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Too Much Information: With Downtime Comes More Screen Time

April 27, 2020

They’re lifesavers – how we work, socialize at Zoom happy hours, visit with doctors via virtual health, stay abreast of the news – but our screens may also spark digital overload that negatively impacts our mental health.

It’s not just teenagers who need to separate from smartphones, laptops or tablets. With the COVID-19 pandemic’s social distancing and stay-at-home requirements, we should all put them down more.

Digital overload is exactly as it sounds– exposure to massive amounts of information through devices and the internet leave our brains struggling to process which, in turn, can leave us feeling anxious, depressed and exhausted.

According to Dr. Paul Weigle, associate medical director of ambulatory services at Natchaug Hospital, part of Hartford HealthCare’s Behavioral Health Network, signs digital use is causing depression include:

  • Withdrawing from family and friends.
  • Irritability.
  • Change in appetite or weight.
  • Change in sleep patterns.
  • Low energy levels.
  • Decline in school or work performance.

“Increases in screen time have complicated effects on health, which vary greatly,” he explained. “Studies indicate that youth who spend the most time with screen media are most prone to depression, behavior problems, low self-esteem and poor physical fitness.”

Digital overload also can leave you unable to relax and subject to headaches, stomach aches and eye strain.

“We need to monitor our screen habits and make sure we’re being good role models because it does have a great effect on our children. We certainly need to educate kids on the importance of a healthy balance and the drawbacks of excessive screen entertainment,” Weigle said.

To avoid digital overload, try:

  • Taking regular breaks. Set a timer and put the devices down every 30 to 60 minutes. Move away from the device. Go outside for some fresh air, read a book or just rest your eyes on something else.
  • Stopping alerts. We don’t need to be the first to know everything. Alerts just tug you back into reading and scouring pages. Go one step further and put your phone on “Do not disturb” for segments of time.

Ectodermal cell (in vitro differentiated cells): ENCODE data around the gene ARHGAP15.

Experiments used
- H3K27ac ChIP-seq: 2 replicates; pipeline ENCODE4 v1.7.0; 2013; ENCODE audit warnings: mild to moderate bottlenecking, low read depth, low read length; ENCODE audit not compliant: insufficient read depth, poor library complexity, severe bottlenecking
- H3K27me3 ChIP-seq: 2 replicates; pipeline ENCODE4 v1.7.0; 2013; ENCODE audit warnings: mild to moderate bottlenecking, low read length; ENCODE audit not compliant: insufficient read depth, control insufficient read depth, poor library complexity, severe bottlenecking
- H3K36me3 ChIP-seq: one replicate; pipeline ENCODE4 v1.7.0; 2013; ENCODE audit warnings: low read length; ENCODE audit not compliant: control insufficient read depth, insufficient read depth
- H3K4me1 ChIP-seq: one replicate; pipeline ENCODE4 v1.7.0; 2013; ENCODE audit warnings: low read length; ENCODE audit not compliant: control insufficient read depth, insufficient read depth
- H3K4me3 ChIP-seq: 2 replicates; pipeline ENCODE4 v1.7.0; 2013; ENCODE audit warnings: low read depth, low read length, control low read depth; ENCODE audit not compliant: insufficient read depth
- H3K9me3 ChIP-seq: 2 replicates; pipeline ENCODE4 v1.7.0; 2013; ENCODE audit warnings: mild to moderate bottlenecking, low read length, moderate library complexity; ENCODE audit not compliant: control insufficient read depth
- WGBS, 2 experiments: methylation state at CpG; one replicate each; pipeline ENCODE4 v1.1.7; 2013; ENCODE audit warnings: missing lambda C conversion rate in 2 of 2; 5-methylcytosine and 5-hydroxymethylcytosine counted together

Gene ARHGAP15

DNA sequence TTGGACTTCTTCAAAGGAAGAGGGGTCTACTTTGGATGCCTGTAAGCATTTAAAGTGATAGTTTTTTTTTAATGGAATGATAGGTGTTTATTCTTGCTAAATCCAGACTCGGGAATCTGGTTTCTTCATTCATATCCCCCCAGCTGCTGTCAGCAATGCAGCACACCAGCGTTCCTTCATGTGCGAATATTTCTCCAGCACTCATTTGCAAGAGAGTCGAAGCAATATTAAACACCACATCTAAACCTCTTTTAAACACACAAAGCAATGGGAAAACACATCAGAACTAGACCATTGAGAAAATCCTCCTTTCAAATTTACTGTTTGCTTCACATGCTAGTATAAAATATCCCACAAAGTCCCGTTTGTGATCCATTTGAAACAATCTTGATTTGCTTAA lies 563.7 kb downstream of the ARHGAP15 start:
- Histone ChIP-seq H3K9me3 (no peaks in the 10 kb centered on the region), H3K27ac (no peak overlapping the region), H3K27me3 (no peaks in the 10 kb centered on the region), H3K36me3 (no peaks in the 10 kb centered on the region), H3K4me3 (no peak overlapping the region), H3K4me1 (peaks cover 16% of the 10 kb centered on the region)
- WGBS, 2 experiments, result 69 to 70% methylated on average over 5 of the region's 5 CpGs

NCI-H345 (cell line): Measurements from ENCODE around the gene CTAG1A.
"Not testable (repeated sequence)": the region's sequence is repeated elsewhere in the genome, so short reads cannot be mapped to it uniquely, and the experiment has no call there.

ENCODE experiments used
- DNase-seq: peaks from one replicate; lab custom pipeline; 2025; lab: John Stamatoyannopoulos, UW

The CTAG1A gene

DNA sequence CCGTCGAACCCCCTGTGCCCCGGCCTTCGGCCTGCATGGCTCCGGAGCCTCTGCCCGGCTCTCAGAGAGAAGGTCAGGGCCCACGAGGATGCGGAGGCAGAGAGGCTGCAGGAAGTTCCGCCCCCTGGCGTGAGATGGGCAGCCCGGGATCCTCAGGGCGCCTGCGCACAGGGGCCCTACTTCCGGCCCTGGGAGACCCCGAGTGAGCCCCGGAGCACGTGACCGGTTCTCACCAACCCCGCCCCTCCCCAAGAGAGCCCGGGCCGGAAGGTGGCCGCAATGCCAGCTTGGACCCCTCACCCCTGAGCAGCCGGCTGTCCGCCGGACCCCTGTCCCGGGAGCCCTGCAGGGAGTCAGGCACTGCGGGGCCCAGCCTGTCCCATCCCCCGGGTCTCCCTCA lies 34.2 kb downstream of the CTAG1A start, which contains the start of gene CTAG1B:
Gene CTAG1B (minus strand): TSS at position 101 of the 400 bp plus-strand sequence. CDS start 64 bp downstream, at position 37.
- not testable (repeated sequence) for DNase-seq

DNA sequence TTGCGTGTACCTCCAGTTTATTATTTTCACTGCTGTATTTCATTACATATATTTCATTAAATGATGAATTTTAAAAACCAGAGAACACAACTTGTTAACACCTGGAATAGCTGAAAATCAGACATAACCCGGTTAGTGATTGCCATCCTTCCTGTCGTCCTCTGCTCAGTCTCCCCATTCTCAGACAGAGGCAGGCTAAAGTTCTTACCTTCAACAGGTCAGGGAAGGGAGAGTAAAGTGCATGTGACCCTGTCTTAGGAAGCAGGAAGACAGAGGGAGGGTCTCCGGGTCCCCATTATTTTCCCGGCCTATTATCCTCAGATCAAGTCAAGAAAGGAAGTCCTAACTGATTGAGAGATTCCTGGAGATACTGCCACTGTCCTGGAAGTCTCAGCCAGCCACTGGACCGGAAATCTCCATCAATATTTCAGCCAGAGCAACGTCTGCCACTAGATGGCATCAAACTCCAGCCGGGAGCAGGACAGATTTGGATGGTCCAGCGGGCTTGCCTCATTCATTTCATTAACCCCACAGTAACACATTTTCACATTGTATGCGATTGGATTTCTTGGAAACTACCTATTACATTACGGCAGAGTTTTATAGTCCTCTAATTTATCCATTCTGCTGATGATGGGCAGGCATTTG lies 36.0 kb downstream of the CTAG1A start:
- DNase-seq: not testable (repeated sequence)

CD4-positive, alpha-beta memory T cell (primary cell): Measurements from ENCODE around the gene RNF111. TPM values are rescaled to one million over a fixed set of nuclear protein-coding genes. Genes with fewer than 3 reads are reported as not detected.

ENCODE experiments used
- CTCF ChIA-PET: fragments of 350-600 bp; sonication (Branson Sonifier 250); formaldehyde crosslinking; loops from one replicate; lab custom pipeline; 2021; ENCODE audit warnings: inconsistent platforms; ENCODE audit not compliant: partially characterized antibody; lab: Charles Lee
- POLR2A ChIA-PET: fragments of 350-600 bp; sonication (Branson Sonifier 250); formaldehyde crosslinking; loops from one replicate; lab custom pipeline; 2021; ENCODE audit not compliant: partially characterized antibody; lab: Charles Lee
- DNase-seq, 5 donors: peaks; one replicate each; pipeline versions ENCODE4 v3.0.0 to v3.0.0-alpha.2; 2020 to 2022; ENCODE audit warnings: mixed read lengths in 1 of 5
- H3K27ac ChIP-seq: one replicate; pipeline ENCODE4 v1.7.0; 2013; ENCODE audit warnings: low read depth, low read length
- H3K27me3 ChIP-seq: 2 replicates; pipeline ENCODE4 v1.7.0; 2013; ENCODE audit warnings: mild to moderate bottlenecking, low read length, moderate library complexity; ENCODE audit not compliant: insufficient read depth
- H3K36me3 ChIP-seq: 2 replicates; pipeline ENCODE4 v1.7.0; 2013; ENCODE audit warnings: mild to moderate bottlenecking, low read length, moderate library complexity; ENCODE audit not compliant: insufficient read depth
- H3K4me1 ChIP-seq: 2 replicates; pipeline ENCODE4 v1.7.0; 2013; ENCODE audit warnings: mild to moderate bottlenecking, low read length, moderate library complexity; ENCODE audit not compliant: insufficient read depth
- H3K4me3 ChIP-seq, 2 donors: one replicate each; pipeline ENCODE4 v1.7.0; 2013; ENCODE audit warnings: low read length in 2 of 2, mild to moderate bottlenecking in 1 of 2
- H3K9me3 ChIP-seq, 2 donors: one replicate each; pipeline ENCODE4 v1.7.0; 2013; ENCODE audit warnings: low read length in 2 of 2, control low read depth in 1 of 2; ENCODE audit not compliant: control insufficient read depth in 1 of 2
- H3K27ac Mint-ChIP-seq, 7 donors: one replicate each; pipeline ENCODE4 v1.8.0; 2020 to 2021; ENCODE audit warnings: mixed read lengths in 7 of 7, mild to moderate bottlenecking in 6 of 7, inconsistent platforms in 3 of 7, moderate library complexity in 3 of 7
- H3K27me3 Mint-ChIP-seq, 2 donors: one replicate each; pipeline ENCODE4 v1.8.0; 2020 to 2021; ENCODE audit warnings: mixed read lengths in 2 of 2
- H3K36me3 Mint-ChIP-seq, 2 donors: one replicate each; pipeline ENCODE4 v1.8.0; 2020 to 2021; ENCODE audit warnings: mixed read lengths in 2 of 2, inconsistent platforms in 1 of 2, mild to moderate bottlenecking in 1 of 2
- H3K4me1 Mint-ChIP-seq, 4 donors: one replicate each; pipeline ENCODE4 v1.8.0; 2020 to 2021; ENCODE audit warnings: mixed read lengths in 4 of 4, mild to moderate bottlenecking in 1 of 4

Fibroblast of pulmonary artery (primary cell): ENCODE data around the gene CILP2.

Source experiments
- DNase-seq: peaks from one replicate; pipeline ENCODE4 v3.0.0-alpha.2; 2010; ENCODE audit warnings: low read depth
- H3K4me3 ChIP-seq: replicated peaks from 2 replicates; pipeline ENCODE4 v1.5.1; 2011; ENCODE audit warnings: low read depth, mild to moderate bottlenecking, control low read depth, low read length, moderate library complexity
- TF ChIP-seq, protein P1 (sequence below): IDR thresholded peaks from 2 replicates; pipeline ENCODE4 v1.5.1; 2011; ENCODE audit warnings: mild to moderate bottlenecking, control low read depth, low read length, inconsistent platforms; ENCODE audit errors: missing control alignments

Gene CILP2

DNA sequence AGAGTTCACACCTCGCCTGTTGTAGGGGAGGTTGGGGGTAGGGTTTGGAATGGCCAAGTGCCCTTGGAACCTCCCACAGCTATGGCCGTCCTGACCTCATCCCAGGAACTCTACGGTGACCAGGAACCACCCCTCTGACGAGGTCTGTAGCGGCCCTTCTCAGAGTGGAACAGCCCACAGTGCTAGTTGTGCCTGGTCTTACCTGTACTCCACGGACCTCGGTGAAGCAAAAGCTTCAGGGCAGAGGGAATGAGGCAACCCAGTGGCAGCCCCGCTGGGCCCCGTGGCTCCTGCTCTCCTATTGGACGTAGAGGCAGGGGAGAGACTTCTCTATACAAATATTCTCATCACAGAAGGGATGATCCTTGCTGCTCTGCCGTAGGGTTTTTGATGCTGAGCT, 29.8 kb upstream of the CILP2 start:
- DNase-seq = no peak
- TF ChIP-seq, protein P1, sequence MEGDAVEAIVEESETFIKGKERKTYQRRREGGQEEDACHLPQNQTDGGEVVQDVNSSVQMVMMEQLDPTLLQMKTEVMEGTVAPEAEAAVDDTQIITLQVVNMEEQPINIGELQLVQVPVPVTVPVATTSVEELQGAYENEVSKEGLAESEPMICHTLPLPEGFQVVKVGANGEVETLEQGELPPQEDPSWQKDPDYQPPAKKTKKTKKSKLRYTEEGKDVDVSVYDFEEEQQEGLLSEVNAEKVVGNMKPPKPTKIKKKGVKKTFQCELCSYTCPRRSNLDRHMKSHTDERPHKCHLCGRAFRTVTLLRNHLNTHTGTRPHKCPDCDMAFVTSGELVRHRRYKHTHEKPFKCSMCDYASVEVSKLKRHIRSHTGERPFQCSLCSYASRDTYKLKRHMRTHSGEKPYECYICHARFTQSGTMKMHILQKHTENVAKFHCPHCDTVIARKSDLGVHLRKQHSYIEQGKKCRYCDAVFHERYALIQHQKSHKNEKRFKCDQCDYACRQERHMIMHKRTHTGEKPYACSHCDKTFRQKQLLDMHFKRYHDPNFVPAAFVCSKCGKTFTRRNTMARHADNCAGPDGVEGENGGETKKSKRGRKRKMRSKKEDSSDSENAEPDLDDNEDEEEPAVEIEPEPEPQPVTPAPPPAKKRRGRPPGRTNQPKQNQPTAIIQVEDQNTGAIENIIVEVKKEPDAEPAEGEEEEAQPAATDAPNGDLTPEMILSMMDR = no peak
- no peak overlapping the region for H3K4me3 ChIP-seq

• Focusing on one thing at a time. You don’t need to check texts on your phone while scrolling through emails on your laptop. Research shows that such digital multitasking can leave you unable to perform tasks requiring focus.
  • Creating screen-free zones. Those can include the dinner table and bedroom, or at bedtime in general.
  • Plugging into life. Use your free time to play a board game with the family, write a letter to a relative or neighbor who lives alone or try a new recipe.

“(We just need) to develop a healthy balance with ample daily time for adequate sleep, family activities, chores, homework and reading for enjoyment, activities which should take priority over screen time,” Dr. Weigle said.

The Hartford HealthCare Behavioral Health Network is now scheduling virtual-health visits for mental health and addiction services. Call your provider for details. New patients can schedule a virtual visit by calling 1.888.984.2408.

Not feeling well? Call your healthcare provider for guidance and try to avoid going directly to an emergency department or urgent care center, as this could increase the chances of the disease spreading.

Need to see your doctor? New Patient? For more information about Hartford HealthCare virtual health visits, click here.

Click here to schedule a virtual visit with a Hartford HealthCare-GoHealth Urgent care doctor.

Stay with Hartford HealthCare for everything you need to know about the coronavirus threat. Click here for information updated daily.

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